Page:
The Kochs are hardly alone as generous donors to right-wing think tanks, Astroturf organizations, political campaigns, and Tea Party activities.  Other prominent sponsors include the Coors beer family; the Waltons of Walmart; the Olin Foundation (one of the pioneers in creating a climate hostile to taxes, government, and all things progressive); Richard Mellon Scaife, banker, publisher, and heir to the Mellon fortune; Rupert Murdoch of News corporation; and Phillip Morris and Exxon Mobile.  Scaife, it should be noted, became well known in the 1990s when he funded any and all efforts to find damaging material on Bill Clinton's business dealings or personal life.


Jane Mayer in Dark Money: The Hidden History of the Billionaires Behind the Rise of the Radical Right (2016) backs up Formisano’s thesis.  Mayer states that conventional political wisdom measured power [of the Koch Network/Kochtopus] on the basis of election outcomes, chalking up 2012 as a loss for the Kochs, 2014 as a win, and 2016 as a test whose results remained to be seen.  But this missed the more important story.  The Kochs and their ultra-wealthy allies on the right had become what was arguably the single most effective special-interest group in the country.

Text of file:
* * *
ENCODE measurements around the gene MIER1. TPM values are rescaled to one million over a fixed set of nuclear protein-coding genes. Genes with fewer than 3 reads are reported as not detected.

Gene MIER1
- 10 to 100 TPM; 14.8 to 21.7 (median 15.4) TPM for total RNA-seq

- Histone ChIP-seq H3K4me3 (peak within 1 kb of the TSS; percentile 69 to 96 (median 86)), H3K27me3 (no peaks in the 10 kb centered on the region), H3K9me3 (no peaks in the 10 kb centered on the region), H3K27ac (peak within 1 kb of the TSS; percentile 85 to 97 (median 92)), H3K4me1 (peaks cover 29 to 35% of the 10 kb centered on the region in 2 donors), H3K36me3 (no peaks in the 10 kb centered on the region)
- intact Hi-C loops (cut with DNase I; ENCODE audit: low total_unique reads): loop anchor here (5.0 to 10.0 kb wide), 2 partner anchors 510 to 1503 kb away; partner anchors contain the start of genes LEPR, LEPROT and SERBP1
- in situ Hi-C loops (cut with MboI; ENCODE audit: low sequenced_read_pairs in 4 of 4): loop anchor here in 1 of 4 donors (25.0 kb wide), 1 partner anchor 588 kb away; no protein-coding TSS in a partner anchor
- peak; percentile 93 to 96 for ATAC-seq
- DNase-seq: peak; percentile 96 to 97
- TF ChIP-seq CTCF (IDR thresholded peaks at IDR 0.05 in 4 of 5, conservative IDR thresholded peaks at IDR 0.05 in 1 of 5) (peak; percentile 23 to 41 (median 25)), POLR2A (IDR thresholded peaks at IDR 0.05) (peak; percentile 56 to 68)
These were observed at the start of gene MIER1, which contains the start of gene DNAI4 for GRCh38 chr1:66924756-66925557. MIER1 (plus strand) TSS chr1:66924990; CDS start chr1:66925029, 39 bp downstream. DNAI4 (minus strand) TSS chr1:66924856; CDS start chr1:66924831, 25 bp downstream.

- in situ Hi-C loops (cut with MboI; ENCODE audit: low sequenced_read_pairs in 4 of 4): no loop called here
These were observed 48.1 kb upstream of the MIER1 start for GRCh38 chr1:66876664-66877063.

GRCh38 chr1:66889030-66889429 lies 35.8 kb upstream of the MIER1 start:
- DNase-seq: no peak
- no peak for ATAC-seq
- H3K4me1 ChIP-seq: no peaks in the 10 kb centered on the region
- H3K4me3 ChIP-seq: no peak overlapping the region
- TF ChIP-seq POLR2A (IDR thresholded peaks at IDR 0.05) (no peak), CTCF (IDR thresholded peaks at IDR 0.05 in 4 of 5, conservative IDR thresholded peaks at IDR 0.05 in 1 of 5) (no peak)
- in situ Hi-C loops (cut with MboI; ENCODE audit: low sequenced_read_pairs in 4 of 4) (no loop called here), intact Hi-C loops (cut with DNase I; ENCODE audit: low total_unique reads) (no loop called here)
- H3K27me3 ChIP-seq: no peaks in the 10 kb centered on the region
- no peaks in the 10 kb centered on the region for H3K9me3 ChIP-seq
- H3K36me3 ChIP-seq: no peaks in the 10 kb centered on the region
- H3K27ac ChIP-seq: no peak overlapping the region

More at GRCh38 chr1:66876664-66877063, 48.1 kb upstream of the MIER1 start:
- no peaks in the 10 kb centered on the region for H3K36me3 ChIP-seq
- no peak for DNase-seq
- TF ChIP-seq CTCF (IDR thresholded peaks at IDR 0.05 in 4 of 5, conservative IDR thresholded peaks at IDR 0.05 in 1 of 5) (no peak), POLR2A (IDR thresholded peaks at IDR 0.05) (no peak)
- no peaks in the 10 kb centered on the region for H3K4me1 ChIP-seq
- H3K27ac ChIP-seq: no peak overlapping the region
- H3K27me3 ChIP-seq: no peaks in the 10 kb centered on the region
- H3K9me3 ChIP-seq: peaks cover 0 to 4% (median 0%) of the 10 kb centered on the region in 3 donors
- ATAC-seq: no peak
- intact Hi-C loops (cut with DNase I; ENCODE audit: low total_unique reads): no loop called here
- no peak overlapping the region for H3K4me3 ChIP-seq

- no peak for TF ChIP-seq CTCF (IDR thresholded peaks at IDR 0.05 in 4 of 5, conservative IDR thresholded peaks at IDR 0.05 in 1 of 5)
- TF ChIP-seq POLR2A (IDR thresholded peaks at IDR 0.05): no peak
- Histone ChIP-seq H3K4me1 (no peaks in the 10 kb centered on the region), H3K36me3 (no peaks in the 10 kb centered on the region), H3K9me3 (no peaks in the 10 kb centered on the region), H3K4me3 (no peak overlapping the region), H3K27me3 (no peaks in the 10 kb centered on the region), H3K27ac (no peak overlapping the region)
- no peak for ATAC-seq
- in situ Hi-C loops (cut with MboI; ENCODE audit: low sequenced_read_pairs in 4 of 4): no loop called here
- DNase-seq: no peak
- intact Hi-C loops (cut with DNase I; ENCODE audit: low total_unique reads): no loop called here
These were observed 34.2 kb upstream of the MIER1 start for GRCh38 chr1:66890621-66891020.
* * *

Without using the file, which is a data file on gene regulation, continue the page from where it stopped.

The Kochs hadn't done it on their own.  They were the fulfillment of farsighted political visionaries like Lewis Powell, Irving Kristol, William Simon, Michael Joyce, and Paul Weyrich.  They were also the logical extension of the legacies of earlier big right-wing donors.  John M. Olin, Lynde and Harry Bradley, and Richard Mellon Scaife had blazed the path by the time the Kochs rose to the pinnacle of their power.